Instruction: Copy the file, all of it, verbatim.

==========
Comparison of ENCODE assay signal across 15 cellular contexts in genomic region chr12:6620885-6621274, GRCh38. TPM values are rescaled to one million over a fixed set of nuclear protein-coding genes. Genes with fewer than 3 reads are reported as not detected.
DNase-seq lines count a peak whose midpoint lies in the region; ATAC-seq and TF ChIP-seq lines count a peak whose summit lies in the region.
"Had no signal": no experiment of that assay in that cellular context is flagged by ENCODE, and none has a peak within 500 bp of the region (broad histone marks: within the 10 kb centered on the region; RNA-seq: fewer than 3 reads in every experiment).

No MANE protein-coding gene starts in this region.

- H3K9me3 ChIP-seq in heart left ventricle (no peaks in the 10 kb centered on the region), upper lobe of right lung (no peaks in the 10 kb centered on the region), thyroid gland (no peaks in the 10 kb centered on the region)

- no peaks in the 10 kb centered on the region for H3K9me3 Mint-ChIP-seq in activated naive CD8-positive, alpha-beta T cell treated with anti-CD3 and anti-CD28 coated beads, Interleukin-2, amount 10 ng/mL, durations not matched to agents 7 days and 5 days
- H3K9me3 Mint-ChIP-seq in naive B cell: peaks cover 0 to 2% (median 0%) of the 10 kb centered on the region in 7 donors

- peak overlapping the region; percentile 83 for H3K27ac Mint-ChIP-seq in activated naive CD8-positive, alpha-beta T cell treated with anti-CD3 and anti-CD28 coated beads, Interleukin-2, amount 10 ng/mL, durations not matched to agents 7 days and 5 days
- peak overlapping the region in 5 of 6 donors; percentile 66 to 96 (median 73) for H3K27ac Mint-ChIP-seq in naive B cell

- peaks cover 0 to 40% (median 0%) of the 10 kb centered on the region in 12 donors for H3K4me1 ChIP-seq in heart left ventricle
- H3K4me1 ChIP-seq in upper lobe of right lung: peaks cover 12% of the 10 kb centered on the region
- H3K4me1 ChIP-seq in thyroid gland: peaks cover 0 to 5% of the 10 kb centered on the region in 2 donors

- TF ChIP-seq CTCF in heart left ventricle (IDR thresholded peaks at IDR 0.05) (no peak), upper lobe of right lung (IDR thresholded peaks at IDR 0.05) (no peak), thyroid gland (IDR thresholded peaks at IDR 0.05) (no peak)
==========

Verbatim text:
Comparison of ENCODE assay signal across 15 cellular contexts in genomic region chr12:6620885-6621274, GRCh38. TPM values are rescaled to one million over a fixed set of nuclear protein-coding genes. Genes with fewer than 3 reads are reported as not detected.
DNase-seq lines count a peak whose midpoint lies in the region; ATAC-seq and TF ChIP-seq lines count a peak whose summit lies in the region.
"Had no signal": no experiment of that assay in that cellular context is flagged by ENCODE, and none has a peak within 500 bp of the region (broad histone marks: within the 10 kb centered on the region; RNA-seq: fewer than 3 reads in every experiment).

No MANE protein-coding gene starts in this region.

- H3K9me3 ChIP-seq in heart left ventricle (no peaks in the 10 kb centered on the region), upper lobe of right lung (no peaks in the 10 kb centered on the region), thyroid gland (no peaks in the 10 kb centered on the region)

- no peaks in the 10 kb centered on the region for H3K9me3 Mint-ChIP-seq in activated naive CD8-positive, alpha-beta T cell treated with anti-CD3 and anti-CD28 coated beads, Interleukin-2, amount 10 ng/mL, durations not matched to agents 7 days and 5 days
- H3K9me3 Mint-ChIP-seq in naive B cell: peaks cover 0 to 2% (median 0%) of the 10 kb centered on the region in 7 donors

- peak overlapping the region; percentile 83 for H3K27ac Mint-ChIP-seq in activated naive CD8-positive, alpha-beta T cell treated with anti-CD3 and anti-CD28 coated beads, Interleukin-2, amount 10 ng/mL, durations not matched to agents 7 days and 5 days
- peak overlapping the region in 5 of 6 donors; percentile 66 to 96 (median 73) for H3K27ac Mint-ChIP-seq in naive B cell

- peaks cover 0 to 40% (median 0%) of the 10 kb centered on the region in 12 donors for H3K4me1 ChIP-seq in heart left ventricle
- H3K4me1 ChIP-seq in upper lobe of right lung: peaks cover 12% of the 10 kb centered on the region
- H3K4me1 ChIP-seq in thyroid gland: peaks cover 0 to 5% of the 10 kb centered on the region in 2 donors

- TF ChIP-seq CTCF in heart left ventricle (IDR thresholded peaks at IDR 0.05) (no peak), upper lobe of right lung (IDR thresholded peaks at IDR 0.05) (no peak), thyroid gland (IDR thresholded peaks at IDR 0.05) (no peak)